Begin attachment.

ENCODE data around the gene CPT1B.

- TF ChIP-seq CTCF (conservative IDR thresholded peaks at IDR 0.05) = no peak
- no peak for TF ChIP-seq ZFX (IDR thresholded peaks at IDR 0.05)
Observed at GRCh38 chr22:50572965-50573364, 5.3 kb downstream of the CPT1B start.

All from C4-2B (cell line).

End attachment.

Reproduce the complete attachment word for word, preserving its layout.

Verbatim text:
ENCODE data around the gene CPT1B.

- TF ChIP-seq CTCF (conservative IDR thresholded peaks at IDR 0.05) = no peak
- no peak for TF ChIP-seq ZFX (IDR thresholded peaks at IDR 0.05)
Observed at GRCh38 chr22:50572965-50573364, 5.3 kb downstream of the CPT1B start.

All from C4-2B (cell line).